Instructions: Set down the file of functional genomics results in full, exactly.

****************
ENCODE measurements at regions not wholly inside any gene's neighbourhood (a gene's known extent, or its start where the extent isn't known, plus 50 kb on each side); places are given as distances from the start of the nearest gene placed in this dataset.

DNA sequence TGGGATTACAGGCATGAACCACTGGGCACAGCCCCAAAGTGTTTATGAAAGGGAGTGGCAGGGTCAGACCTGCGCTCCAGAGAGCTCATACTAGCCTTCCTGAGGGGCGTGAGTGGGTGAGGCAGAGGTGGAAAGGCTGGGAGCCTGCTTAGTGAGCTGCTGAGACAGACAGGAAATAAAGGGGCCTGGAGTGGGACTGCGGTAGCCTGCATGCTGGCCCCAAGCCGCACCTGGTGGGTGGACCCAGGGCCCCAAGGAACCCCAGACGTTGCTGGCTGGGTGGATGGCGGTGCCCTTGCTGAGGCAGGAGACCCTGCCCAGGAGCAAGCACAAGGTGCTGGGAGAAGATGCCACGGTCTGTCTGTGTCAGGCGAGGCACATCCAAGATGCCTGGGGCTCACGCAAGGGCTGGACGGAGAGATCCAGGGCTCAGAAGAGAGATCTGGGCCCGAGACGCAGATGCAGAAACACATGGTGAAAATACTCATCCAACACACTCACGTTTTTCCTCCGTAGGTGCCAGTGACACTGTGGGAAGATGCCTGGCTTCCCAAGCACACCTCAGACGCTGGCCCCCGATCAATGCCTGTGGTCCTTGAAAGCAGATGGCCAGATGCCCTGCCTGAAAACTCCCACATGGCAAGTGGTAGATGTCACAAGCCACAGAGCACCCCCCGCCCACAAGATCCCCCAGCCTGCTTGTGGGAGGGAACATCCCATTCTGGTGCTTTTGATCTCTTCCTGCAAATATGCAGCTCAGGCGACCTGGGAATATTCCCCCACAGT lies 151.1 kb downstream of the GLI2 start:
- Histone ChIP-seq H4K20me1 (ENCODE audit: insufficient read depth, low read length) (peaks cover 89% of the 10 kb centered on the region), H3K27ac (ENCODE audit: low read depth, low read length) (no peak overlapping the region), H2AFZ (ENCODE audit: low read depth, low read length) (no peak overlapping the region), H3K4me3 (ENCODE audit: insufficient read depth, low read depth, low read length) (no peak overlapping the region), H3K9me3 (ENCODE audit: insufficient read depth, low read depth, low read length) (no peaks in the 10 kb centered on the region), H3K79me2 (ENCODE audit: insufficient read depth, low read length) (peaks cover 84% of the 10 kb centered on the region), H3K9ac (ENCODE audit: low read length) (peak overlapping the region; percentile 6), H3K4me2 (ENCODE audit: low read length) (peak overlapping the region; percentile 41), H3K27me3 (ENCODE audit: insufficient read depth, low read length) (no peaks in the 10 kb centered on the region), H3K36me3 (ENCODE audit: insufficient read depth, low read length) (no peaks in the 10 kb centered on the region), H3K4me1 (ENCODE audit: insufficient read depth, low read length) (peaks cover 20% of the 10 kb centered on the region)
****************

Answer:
ENCODE measurements at regions not wholly inside any gene's neighbourhood (a gene's known extent, or its start where the extent isn't known, plus 50 kb on each side); places are given as distances from the start of the nearest gene placed in this dataset.

DNA sequence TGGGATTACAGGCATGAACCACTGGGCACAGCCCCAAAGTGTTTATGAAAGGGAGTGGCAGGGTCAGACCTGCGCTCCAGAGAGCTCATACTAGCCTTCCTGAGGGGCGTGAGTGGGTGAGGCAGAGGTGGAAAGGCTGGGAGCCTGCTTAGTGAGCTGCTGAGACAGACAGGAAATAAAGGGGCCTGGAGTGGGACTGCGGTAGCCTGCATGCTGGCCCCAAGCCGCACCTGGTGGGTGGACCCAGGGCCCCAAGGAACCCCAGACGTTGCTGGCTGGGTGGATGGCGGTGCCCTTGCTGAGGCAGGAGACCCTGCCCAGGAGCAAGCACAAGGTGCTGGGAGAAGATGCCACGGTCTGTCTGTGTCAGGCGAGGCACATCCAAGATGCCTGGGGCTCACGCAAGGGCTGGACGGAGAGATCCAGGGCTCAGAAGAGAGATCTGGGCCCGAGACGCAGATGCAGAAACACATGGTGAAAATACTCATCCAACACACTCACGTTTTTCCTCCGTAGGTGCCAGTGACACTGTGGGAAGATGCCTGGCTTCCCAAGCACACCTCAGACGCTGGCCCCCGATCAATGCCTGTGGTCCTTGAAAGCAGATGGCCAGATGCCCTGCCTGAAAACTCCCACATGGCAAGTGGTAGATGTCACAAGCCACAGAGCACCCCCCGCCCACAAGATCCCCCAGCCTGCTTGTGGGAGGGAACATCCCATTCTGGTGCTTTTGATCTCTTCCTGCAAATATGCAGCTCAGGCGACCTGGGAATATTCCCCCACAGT lies 151.1 kb downstream of the GLI2 start:
- Histone ChIP-seq H4K20me1 (ENCODE audit: insufficient read depth, low read length) (peaks cover 89% of the 10 kb centered on the region), H3K27ac (ENCODE audit: low read depth, low read length) (no peak overlapping the region), H2AFZ (ENCODE audit: low read depth, low read length) (no peak overlapping the region), H3K4me3 (ENCODE audit: insufficient read depth, low read depth, low read length) (no peak overlapping the region), H3K9me3 (ENCODE audit: insufficient read depth, low read depth, low read length) (no peaks in the 10 kb centered on the region), H3K79me2 (ENCODE audit: insufficient read depth, low read length) (peaks cover 84% of the 10 kb centered on the region), H3K9ac (ENCODE audit: low read length) (peak overlapping the region; percentile 6), H3K4me2 (ENCODE audit: low read length) (peak overlapping the region; percentile 41), H3K27me3 (ENCODE audit: insufficient read depth, low read length) (no peaks in the 10 kb centered on the region), H3K36me3 (ENCODE audit: insufficient read depth, low read length) (no peaks in the 10 kb centered on the region), H3K4me1 (ENCODE audit: insufficient read depth, low read length) (peaks cover 20% of the 10 kb centered on the region)